It has also come to light that French oil company Total and Japan’s Mitsubishi may also leave its projects in Pakistan. However, nothing is confirmed. The reasons behind these upcoming issues have been blamed on the difference among the six-member group in Port Qasim project in Karachi.
A senior Pakistani government official said that chances of the success of the project have declined greatly after ExxonMobil exits Pakistan.
Qatar Petroleum, the world’s biggest LNG producer, Turkish developer Global Energy Infrastructure Ltd (GEIL) and Norway’s Hoegh LNG, which will provide the Floating Storage Regasification Unit (FSRU), are the other partners.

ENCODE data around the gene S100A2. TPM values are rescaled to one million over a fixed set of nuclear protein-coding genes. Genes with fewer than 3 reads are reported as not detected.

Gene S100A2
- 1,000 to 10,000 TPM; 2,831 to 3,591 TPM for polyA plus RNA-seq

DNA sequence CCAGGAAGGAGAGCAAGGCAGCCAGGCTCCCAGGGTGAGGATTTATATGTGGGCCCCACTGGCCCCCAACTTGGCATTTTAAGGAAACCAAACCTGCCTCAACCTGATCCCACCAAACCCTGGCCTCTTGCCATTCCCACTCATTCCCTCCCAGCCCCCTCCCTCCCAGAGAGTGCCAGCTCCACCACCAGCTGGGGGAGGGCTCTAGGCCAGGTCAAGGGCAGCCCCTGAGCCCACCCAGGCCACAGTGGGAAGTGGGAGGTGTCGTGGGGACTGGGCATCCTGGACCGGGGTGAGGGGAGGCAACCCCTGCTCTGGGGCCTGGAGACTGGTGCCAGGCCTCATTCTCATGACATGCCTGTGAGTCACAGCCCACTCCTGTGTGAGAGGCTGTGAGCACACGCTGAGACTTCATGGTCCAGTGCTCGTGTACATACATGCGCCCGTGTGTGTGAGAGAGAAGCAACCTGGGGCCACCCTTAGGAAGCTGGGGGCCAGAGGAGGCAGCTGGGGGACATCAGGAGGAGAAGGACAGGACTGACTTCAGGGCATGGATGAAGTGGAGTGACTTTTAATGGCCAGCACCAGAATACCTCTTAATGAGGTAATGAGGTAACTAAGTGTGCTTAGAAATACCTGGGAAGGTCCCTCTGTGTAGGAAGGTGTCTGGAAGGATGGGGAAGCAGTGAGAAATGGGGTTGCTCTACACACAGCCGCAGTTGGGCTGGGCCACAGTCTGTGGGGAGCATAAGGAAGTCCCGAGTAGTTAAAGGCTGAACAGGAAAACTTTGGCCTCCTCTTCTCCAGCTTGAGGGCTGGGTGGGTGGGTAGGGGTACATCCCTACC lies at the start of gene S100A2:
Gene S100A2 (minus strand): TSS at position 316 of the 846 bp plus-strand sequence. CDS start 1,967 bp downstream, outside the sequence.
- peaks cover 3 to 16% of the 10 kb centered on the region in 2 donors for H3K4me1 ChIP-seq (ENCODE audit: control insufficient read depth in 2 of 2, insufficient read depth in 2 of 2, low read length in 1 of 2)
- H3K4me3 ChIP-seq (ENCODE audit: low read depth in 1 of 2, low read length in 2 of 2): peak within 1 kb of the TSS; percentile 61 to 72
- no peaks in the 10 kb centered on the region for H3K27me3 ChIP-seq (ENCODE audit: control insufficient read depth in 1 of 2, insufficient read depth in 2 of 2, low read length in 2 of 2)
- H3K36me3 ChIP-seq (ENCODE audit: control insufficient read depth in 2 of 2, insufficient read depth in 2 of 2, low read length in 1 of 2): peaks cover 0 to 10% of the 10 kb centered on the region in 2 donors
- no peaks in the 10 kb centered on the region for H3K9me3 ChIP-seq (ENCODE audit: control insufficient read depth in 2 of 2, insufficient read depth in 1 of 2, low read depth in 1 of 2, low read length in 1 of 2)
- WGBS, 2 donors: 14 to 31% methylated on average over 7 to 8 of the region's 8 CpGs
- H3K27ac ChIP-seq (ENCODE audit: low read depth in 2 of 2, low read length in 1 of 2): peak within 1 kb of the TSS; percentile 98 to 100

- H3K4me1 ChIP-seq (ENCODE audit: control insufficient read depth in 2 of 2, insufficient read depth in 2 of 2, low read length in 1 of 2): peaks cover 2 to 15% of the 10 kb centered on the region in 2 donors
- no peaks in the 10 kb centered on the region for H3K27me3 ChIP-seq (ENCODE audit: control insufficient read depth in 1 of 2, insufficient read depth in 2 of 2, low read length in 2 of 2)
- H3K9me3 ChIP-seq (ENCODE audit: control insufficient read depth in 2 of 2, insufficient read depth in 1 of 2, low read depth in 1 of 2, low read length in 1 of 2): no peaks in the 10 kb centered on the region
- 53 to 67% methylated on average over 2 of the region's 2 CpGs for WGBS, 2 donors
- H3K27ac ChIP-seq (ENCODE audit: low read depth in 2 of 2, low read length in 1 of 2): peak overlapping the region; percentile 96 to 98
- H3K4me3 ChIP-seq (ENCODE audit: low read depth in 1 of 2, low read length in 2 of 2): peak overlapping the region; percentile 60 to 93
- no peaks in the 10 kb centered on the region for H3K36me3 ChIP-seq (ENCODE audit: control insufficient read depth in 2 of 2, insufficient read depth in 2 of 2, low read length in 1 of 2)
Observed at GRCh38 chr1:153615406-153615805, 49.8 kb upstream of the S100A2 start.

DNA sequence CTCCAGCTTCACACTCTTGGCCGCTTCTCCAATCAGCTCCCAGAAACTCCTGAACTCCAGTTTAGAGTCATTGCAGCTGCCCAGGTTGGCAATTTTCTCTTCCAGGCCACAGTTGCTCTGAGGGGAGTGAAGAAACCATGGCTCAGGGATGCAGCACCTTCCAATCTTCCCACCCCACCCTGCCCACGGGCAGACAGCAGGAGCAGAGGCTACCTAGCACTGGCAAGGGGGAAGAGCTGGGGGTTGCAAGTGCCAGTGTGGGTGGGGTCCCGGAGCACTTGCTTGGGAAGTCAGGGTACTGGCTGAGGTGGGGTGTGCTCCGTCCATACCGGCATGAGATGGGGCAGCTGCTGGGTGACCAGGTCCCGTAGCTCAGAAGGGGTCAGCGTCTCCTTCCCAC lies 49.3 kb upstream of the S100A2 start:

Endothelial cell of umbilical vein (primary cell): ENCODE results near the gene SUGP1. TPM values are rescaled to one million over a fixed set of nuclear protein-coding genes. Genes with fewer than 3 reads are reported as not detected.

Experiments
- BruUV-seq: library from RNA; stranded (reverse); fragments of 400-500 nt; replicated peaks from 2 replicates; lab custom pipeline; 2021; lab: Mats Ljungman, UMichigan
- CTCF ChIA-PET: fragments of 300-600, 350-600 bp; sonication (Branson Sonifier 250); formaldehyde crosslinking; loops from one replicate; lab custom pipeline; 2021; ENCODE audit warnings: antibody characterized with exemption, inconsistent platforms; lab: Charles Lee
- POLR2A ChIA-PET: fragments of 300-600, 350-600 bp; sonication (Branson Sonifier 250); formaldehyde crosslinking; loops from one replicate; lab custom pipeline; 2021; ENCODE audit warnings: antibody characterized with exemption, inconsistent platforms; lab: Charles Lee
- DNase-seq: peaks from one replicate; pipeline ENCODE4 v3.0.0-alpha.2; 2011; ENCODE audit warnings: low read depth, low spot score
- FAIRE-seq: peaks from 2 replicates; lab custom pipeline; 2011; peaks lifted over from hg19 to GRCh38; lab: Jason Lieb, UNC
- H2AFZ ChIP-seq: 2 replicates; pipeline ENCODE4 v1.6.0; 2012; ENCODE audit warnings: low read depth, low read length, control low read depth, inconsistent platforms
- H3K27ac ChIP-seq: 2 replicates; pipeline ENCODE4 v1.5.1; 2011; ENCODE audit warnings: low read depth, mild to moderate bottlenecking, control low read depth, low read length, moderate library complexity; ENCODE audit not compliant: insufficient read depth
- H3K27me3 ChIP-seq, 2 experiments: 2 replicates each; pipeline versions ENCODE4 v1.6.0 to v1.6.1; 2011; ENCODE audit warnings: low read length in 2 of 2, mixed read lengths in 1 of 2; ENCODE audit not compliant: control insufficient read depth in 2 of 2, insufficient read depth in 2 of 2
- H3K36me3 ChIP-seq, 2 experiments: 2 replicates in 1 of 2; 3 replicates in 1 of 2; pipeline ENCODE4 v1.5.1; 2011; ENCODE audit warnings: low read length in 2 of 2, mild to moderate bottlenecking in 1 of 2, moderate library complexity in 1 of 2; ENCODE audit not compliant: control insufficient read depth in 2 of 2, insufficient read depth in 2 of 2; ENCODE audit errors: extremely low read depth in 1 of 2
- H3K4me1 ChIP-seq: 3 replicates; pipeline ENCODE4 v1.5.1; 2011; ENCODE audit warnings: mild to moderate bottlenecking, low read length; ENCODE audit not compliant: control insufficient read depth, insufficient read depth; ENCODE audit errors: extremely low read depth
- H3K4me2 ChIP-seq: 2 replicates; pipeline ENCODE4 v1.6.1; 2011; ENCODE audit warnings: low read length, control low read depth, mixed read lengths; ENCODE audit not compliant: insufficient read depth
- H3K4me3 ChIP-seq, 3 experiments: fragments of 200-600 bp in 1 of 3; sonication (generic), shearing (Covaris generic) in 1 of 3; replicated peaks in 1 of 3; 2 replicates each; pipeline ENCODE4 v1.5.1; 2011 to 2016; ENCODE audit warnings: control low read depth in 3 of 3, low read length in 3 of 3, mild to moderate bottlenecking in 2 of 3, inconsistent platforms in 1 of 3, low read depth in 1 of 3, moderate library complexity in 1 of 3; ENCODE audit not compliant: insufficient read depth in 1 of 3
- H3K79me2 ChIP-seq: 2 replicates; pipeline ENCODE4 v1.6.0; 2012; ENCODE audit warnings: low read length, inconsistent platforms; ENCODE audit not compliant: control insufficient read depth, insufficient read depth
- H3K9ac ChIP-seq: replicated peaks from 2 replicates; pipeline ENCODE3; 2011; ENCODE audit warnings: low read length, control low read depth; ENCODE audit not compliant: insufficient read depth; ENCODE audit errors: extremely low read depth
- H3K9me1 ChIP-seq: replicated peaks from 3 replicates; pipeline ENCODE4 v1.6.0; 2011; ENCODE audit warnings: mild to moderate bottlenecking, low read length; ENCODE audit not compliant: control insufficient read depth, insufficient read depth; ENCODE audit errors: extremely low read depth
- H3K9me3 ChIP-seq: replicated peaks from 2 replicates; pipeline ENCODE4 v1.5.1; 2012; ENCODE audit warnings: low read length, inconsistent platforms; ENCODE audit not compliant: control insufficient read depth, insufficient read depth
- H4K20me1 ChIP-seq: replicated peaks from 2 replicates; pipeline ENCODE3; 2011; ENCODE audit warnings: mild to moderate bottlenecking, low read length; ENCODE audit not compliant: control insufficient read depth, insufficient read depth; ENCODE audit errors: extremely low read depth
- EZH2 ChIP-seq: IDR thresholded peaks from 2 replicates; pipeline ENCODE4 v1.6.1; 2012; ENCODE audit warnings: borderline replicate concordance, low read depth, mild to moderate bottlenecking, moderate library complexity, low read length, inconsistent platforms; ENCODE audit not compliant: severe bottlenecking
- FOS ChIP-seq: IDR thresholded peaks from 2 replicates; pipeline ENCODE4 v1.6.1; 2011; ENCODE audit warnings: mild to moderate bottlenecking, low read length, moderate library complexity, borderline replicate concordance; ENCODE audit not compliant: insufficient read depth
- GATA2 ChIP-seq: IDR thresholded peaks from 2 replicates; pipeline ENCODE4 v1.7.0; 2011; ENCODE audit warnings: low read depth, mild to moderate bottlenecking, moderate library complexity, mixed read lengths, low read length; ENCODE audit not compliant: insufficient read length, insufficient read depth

A well developed pipeline grid, widespread industrial demand and the biggest natural gas-powered vehicle fleet in Asia after China and Iran make Pakistan appropriate for LNG. An official estimates show imports could jump five times to 30 million tonnes per annum (mtpa) by 2022.
Hasil Bizenjo, Pakistan’s Maritime Affairs minister in charge of ports informed that a firm from the US has shown inclination to join another project. Bizenjo added that, “They are thinking to build a new terminal in Port Qasim.”
An official informed that, ExxonMobil exits Pakistan due to conflicts with the existing partners especially with the developer.
It is expected that new investors will join Pakistan in LNG projects. Companies like Trafigura and Gunvor are already working in LNG projects in Pakistan. It is probable that industry’s giant like Swiss trading house Vitol may join. However, Vitol did not give any formal comment.
LNG has helped improved that energy situation of Pakistan. Furthermore, it is predicted that if LNG projects are implemented without hurdles it may solve the gas shortage in winters in Pakistan.